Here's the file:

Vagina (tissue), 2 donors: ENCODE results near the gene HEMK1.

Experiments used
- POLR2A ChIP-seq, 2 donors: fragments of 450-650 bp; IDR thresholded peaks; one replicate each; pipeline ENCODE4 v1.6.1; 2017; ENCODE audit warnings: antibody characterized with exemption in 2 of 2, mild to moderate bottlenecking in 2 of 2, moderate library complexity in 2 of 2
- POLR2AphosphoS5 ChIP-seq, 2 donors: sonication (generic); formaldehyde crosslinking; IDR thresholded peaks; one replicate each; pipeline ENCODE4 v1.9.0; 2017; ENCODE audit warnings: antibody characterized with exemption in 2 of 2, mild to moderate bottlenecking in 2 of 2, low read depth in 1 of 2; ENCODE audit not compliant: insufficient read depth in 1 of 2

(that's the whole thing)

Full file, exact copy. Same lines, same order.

Vagina (tissue), 2 donors: ENCODE results near the gene HEMK1.

Experiments used
- POLR2A ChIP-seq, 2 donors: fragments of 450-650 bp; IDR thresholded peaks; one replicate each; pipeline ENCODE4 v1.6.1; 2017; ENCODE audit warnings: antibody characterized with exemption in 2 of 2, mild to moderate bottlenecking in 2 of 2, moderate library complexity in 2 of 2
- POLR2AphosphoS5 ChIP-seq, 2 donors: sonication (generic); formaldehyde crosslinking; IDR thresholded peaks; one replicate each; pipeline ENCODE4 v1.9.0; 2017; ENCODE audit warnings: antibody characterized with exemption in 2 of 2, mild to moderate bottlenecking in 2 of 2, low read depth in 1 of 2; ENCODE audit not compliant: insufficient read depth in 1 of 2